For their first development collaboration, architect Rupert Scott of Open Practice Architecture and interior designer Leo Wood of Kinder Design decided to create a family home for themselves. The husband-wife duo happened upon a former Victorian gin distillery in Whitechapel, a bustling neighborhood in East London, that proved to be the perfect project. Located just across the street from where they’d been living, the building appeared in an email Rupert received from a commercial real estate agent. “It was this weird warehouse in the car park opposite our house and it just was too good to be true,” Leo admits. “It was a fluke that we found this amazing site.”
After enduring complicated legal processes to secure residential permits, an easement to cross the parking lot, and a new address, Rupert was able to begin his work. The building was derelict and devoid of any charming period details, so he opted to completely gut the interior. He maintained the large, solid brick walls and concrete deck while constructing a steel frame within the existing envelope for structural support. “It’s a new house using the skin of an old building,” describes Rupert.
To display the new form of the space, Rupert left the steelwork exposed throughout the open ground floor. He installed Scandinavian redwood ceilings from English Woodlands Timber and polished concrete wall panels from Concrete LCDA to further acknowledge the industrial roots, while he chose expansive Crittall windows to preserve the feel of the original apertures.
Rupert’s main goal, however, was to maximize natural light wherever possible. Since the house is surrounded by other buildings on all sides, balancing the need for both privacy and illumination was a challenge. Copious skylights, and a second-story terrace cut into the darkest corner of the property, efficiently solve this issue.
In the double-height living room at the entrance, sun spills in from above. The bright area is filled with furnishings curated by Leo, whose knack for sourcing reclaimed and vintage furniture developed throughout this project. “I love a good bargain,” she reveals. “I might find something in a car boot sale, on eBay, or in a flea market. Lots of the stuff in our home is done on the cheap.” All the accent chairs fall into this category.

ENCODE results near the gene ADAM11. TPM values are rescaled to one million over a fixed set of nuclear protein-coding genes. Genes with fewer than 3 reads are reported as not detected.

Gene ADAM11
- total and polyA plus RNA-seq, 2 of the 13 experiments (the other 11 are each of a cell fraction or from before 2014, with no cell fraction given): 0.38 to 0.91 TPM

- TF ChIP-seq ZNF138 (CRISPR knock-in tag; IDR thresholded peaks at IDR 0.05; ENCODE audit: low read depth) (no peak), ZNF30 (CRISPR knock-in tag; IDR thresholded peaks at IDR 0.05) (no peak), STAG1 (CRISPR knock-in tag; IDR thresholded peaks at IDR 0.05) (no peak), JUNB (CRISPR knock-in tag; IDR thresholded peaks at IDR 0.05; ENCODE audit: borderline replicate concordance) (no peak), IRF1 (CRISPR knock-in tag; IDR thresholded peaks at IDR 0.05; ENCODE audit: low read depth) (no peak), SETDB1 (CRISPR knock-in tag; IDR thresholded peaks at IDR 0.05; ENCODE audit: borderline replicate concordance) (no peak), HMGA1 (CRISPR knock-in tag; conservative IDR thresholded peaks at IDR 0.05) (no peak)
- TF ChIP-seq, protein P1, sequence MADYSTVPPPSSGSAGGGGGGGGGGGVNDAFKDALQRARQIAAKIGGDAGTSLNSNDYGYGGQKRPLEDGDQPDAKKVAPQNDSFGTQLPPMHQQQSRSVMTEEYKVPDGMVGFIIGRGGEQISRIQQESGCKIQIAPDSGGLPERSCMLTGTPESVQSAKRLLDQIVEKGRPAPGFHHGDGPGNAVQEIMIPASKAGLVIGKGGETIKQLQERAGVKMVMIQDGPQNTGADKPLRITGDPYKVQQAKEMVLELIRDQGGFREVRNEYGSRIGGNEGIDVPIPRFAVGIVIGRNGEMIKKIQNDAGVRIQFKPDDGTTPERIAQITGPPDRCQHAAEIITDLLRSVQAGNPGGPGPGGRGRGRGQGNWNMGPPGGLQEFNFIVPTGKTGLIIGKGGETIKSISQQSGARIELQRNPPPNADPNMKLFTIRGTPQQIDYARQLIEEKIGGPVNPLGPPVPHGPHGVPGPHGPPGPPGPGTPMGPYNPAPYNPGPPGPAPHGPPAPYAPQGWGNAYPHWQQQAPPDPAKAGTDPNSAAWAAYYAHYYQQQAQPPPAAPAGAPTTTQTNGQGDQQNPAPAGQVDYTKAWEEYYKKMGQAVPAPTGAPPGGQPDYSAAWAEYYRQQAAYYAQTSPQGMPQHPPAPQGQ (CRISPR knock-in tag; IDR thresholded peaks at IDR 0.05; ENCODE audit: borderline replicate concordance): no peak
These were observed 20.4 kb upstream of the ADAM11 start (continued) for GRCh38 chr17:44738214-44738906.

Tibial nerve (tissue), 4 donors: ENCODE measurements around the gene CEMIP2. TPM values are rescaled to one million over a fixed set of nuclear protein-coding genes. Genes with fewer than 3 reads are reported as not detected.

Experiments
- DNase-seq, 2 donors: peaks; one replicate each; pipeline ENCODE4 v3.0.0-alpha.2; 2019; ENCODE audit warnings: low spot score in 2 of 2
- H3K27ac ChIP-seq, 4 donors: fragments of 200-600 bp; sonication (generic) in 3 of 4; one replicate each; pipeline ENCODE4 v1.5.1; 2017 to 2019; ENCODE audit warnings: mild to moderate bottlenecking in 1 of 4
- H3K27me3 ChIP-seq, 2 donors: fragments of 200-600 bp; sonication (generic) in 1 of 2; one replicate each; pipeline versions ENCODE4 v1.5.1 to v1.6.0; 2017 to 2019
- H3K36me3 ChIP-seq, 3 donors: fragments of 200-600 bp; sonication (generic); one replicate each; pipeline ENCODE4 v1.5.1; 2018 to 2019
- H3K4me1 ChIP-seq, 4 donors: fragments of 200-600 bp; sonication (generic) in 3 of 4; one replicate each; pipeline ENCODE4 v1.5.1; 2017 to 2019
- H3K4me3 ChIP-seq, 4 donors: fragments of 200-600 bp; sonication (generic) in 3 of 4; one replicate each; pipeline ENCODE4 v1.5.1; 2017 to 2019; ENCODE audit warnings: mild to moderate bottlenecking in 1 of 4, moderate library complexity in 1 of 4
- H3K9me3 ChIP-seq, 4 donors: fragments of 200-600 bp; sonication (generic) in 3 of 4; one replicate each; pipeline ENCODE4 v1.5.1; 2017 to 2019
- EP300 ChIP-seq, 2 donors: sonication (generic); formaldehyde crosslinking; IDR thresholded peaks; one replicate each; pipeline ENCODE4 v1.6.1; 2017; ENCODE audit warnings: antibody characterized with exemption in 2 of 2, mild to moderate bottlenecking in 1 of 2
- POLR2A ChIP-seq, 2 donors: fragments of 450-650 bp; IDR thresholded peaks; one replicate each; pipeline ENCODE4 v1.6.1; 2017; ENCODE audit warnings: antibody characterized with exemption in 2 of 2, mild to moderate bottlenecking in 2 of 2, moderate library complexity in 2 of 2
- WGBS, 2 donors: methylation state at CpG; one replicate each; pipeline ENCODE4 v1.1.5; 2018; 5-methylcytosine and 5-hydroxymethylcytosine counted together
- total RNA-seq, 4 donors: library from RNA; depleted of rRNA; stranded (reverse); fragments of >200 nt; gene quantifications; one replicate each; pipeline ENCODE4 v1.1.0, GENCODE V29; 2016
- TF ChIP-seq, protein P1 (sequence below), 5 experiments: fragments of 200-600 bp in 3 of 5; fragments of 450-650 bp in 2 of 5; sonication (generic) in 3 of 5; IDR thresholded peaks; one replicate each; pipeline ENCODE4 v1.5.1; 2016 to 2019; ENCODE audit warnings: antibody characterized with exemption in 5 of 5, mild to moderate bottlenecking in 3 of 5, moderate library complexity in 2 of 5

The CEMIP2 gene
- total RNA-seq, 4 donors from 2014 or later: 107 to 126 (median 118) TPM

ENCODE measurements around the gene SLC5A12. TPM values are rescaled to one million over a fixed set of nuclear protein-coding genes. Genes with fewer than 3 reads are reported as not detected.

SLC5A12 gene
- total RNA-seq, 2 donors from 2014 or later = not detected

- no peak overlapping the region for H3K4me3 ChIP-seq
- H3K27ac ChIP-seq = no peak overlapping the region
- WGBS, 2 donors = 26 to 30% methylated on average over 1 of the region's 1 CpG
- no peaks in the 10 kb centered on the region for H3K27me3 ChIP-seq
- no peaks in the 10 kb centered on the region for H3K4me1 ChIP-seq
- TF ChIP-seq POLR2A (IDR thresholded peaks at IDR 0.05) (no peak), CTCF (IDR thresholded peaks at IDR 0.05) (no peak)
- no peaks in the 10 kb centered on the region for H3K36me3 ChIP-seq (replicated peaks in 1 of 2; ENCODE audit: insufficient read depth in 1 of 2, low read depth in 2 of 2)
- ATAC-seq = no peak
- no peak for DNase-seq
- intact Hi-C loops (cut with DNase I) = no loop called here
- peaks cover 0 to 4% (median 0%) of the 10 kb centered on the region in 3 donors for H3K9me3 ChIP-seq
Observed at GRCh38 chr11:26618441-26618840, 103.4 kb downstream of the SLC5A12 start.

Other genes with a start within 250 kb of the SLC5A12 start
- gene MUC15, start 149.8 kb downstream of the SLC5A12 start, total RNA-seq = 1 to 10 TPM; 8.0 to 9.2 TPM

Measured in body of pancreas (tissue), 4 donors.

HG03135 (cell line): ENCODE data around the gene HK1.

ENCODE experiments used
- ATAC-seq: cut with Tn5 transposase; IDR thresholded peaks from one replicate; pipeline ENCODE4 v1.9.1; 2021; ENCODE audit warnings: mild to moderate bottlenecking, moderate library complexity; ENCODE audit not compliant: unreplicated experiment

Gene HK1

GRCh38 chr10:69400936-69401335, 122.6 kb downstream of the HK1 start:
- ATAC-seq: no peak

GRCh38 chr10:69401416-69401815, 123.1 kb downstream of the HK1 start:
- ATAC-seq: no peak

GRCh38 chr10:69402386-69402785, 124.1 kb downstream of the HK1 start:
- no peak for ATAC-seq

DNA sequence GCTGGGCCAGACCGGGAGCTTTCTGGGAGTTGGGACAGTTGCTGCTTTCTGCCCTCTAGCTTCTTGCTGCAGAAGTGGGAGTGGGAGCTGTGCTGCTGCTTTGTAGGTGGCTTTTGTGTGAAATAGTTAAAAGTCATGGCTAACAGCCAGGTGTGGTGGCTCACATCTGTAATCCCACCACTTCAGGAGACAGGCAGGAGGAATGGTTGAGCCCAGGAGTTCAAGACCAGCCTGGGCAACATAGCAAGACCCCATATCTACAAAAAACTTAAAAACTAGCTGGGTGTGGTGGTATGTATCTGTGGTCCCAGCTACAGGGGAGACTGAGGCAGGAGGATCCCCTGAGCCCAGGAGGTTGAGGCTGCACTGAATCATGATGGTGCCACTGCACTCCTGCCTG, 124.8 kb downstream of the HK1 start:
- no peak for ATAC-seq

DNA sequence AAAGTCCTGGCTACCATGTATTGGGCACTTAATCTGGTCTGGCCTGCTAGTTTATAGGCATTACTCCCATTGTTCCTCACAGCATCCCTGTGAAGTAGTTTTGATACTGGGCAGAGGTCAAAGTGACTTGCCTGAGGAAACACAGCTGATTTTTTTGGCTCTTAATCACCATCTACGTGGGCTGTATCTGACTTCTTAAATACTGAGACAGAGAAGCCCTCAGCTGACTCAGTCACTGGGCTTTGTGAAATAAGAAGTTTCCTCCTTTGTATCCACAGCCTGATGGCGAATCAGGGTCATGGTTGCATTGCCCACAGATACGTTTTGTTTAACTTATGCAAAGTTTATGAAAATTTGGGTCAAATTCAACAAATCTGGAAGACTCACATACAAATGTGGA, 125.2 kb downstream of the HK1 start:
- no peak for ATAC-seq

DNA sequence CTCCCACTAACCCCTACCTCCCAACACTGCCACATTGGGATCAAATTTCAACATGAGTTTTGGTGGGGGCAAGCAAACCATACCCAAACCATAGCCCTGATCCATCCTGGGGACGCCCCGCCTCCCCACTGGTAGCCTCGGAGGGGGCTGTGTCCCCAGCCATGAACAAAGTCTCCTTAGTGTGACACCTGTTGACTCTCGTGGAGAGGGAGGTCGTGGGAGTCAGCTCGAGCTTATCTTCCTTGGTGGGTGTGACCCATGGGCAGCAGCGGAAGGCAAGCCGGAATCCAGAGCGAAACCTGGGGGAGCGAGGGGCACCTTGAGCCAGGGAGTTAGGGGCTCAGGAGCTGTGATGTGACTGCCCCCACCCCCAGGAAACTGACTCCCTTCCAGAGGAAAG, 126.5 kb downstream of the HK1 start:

Rupert and Leo didn’t want a television at the center of this gathering space, so they decided to highlight a Jetmaster wood-burning stove instead. For a seat by the fire, Leo picked a vibrant green Innovation Living Unfurl Sofa Bed. “The house has got a very minimal palate,” she says. “Ru’s architecture is always very restrained. He’s always very discreet. With the furniture, that’s where we brought in the color.”
Nearby, the kitchen boasts cabinet fronts made of Corian, a composite plastic material that Rupert finds to have a stonelike texture. Long, open shelves hold a mix of cookbooks, crockery, and jars of dry goods, while rugs from Ferm Living and Habitat supply warmth. The countertops and backsplash are made of stainless steel. “It’s just the best surface to cook on, honestly,” says Rupert. “It means you can move the pots and pans around. It’s almost like an industrial kitchen.” Across from the island, an Rform Switch Table and Hay J77 dining chairs offer a spot to eat.
As a base for the decor, Rupert painted all the walls in Little Greene Slaked Lime. “We didn’t want anything too stark, but we definitely didn’t want anything that looked cream. That’s a really hard thing to get. It’s just in that sweet spot,” he says. The walls are also the backdrop for the premium LED spotlights from Delta Light. “We tended to light from the walls because it’s good to also light the ceiling,” reasons Rupert.
At the back of the house, a bespoke steel staircase with ash floating treads by Evoke Projects leads upward. On the top landing, a roof terrace encased in zinc cladding is accessed through Fineline Aluminium sliding doors. The cedar deck is outfitted with wild trees and shrubs, as well as a bench for a tranquil escape. Rupert and Leo imagined they’d hang out there, but raising two young daughters doesn’t allow for much lounging. “For whatever reason we don’t sit there so much, but that doesn’t mean it’s not really important. It’s all about light and air and view.” A front courtyard and a side yard also provide outdoor refuge.
In addition to verdant pockets around the exterior, potted plants are peppered through the house. Leo placed them in the main bedroom, which features a cozy gray bed from Love Your Home, and in the bathroom, where an antique clawfoot tub has been restored for use. “The greenery is a very important softener,” she muses.
Upon reflection, Leo considers her style “eclectic minimal,” which seems fitting for the airy, spacious warehouse that’s sparsely furnished with a vivid combination of midcentury and contemporary pieces. “You only have things because you need them, they have an intrinsic value, and because you like them for what they are,” she explains of her design principles. It’s as simple as that.
Originally Appeared on Architectural Digest